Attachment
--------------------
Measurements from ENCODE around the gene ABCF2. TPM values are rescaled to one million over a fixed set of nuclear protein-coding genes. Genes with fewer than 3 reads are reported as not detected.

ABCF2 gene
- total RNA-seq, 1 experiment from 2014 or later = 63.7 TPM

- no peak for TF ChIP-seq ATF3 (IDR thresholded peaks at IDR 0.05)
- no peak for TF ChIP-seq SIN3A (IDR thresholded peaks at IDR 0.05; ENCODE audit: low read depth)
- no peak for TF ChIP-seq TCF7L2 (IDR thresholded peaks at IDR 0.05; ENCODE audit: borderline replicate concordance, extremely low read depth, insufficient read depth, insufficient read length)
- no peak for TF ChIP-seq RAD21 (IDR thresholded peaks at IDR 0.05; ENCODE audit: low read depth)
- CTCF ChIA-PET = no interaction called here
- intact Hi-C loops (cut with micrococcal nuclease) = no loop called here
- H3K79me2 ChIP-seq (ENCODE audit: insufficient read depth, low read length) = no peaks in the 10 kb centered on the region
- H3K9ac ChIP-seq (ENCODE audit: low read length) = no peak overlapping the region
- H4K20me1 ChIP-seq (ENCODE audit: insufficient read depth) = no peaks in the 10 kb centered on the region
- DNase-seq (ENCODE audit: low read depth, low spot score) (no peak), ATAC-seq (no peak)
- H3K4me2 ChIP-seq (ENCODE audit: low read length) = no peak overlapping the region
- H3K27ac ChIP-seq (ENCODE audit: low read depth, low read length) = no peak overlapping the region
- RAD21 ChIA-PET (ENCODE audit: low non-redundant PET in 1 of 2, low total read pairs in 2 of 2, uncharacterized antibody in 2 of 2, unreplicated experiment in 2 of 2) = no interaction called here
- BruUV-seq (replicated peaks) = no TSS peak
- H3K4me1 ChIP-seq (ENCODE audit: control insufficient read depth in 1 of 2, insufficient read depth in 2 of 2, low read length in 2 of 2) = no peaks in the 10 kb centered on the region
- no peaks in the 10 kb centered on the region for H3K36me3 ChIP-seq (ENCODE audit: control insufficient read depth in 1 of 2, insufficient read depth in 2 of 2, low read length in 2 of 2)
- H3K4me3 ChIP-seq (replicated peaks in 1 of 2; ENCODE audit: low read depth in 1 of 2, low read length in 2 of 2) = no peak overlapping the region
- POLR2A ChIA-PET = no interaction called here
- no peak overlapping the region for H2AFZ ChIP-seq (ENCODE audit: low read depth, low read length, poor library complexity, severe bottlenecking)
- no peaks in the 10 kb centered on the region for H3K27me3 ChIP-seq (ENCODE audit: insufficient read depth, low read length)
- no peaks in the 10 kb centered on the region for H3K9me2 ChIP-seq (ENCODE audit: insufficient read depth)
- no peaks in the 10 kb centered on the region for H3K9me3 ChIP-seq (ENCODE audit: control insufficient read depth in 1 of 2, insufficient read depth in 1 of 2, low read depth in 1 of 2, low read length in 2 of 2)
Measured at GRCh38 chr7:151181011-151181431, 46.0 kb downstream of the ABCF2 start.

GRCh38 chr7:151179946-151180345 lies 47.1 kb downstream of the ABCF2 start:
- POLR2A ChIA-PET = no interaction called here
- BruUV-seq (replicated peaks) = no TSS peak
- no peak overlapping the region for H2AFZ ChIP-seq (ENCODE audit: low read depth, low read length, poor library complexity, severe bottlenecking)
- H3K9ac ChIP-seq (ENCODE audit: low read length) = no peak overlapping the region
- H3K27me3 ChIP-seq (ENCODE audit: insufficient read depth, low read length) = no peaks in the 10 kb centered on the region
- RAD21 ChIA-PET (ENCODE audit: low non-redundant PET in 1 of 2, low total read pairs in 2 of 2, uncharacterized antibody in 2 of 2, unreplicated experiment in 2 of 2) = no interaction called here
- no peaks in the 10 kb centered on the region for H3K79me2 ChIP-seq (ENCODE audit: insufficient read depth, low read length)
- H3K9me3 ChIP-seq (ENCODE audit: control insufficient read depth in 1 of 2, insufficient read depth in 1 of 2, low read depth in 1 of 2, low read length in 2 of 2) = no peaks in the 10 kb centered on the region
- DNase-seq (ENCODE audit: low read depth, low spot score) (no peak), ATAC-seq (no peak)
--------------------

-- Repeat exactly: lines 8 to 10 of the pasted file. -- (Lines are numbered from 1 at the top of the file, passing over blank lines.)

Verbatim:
- CTCF ChIA-PET = no interaction called here
- intact Hi-C loops (cut with micrococcal nuclease) = no loop called here
- H3K79me2 ChIP-seq (ENCODE audit: insufficient read depth, low read length) = no peaks in the 10 kb centered on the region